ADDENDUM (to answer comment, below):

What made Elimelech and his line so “special”? Elimelech and Naomi were part of the faithful remnant in Israel, and therefore they embraced the hope of the Promised Seed of Abraham, who was identified as an individual when God made several promises to Abraham in Genesis 22:17-18. (The possessive personal pronoun suffixes in Hebrew, which modify nouns in those verses, are in the masculine singular.) That is, through this seed (masculine singular) the nations of the earth would be blessed. Additionally, as mentioned above, before his death, Jacob indicated that the scepter would never depart the tribe of Judah, which suggested that the future rulers of the Israelites would be from the tribe of Judah. Finally, Moses predicts that a future prophet (or Second Moses) will rise up and lead the Israelites (Deut 18:15). So this hope (intertwined between these promises) was the basis of hope of a leader/savior in the Hebrew Bible. Faith on the Promised Seed (masculine singular), as evidenced by Tamar and Naomi, was the basis of this hope. In the collective sense, the seed of Abraham were the Israelites, but in the individual sense, the seed of Abraham was to be the savior (and leader) of Israel.

Now going back to the text of Scripture, we see that Amminidab (from the tribe of Judah) did not cross the Jordan River, and therefore his son Nahshon entered the Promised Land with Joshua, who in turn had appointed him (Nahshon) to be the head or leader of the tribe of Judah (Num 10:14 and 1 Chr 2:10). Nahshon’s son was Salma (or Salmon). Salma sired a son with Rahab the prostitute, whose name was Boaz (Matthew 1:5). Now Elimelech was indeed a “near relative” of Boaz, which meant that Nahshon was their mutual grandfather. (Whether or not Elimelech was related to Salma is unknown.)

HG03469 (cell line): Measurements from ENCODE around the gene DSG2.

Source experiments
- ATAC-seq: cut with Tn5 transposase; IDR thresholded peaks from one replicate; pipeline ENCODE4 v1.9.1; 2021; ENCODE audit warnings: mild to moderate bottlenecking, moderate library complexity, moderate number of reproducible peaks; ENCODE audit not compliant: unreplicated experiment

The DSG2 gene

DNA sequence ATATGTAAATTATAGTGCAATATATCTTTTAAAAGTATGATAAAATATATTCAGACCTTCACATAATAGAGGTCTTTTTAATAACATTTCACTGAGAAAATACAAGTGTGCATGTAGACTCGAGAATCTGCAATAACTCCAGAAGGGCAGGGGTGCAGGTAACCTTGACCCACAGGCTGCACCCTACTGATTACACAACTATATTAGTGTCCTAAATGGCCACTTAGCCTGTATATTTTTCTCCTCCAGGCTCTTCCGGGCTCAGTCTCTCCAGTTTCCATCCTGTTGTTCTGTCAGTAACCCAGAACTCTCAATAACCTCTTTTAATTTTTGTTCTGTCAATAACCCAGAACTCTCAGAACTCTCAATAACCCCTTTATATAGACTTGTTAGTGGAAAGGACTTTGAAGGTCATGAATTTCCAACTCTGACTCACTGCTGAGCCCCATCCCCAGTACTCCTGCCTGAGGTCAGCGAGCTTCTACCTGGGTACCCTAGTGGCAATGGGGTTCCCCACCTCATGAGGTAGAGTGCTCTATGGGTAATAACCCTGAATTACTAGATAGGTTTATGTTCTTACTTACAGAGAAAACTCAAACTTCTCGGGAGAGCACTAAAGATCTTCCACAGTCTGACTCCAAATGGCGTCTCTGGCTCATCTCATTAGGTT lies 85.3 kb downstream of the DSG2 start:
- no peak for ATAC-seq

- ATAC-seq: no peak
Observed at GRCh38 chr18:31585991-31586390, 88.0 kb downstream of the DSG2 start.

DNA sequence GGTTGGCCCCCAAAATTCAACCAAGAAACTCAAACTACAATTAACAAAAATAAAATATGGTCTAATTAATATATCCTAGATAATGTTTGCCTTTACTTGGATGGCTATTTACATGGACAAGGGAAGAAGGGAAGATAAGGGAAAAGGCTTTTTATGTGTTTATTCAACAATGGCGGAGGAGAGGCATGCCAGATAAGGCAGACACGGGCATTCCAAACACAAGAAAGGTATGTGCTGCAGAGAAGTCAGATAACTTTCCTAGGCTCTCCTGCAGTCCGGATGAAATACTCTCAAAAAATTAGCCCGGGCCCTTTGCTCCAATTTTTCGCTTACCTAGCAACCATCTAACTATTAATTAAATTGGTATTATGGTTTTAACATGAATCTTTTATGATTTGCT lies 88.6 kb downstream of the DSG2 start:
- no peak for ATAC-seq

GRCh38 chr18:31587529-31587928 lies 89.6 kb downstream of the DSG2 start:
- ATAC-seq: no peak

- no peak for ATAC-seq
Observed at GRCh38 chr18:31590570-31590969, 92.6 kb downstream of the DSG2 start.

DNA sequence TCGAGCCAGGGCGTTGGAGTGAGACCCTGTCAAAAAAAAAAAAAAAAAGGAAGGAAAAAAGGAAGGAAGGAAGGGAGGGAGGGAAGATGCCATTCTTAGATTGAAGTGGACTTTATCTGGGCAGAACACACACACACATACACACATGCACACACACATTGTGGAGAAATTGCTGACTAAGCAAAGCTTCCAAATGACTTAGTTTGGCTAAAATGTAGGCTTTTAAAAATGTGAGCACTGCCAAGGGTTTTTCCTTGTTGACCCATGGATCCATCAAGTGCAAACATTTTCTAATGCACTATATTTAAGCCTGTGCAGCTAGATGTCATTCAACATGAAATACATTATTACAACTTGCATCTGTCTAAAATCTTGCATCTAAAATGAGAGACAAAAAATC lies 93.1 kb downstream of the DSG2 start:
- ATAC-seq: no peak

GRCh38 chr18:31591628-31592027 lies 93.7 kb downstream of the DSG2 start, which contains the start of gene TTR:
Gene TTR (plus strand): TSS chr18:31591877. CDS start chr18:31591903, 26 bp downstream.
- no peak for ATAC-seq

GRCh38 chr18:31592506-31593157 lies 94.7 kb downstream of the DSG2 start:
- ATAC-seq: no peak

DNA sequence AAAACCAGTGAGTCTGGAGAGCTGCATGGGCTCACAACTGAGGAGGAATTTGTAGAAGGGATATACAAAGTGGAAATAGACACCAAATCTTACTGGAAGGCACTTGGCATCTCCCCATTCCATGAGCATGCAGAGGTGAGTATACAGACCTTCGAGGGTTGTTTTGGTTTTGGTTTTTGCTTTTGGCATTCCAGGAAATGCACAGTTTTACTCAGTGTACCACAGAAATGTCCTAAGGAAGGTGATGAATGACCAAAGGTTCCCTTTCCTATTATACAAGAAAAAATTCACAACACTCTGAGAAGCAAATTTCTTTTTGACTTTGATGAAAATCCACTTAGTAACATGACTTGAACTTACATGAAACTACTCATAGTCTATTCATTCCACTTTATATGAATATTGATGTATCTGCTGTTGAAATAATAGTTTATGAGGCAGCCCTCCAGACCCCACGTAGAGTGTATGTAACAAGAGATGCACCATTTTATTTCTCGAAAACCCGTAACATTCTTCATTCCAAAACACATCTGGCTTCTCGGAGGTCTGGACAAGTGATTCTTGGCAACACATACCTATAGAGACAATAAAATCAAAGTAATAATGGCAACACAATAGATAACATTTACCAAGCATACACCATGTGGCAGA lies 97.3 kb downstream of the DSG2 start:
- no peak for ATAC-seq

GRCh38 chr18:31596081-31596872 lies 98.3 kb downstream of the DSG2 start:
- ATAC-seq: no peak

As we just mentioned, Elimelech and Naomi were Israelites who were part of the faithful remnant, which means that they embraced the hope of the Promised Seed. But as circumstances would have it, her sons married Moabite women at which time Naomi’s husband and her two sons died. As a result Naomi almost lost her faith as well. (By the way Ruth the Moabitess became a part of this faithful remnant as a prosylyte to Judiaism.) When Ruth later met and married Boaz through Naomi’s careful planning, Boaz had supplanted Mahlon (compare Ruth 4:10 with Deut 25:6). Therefore Boaz’s genetic biological seed continued the ROYAL tribe of Judah and line of Elimelech-and-Mahlon notwithstanding that both Boaz (son of a prostitute) and Ruth (Moabitess) were biological racial outcasts (cf. Judges 11:1-2).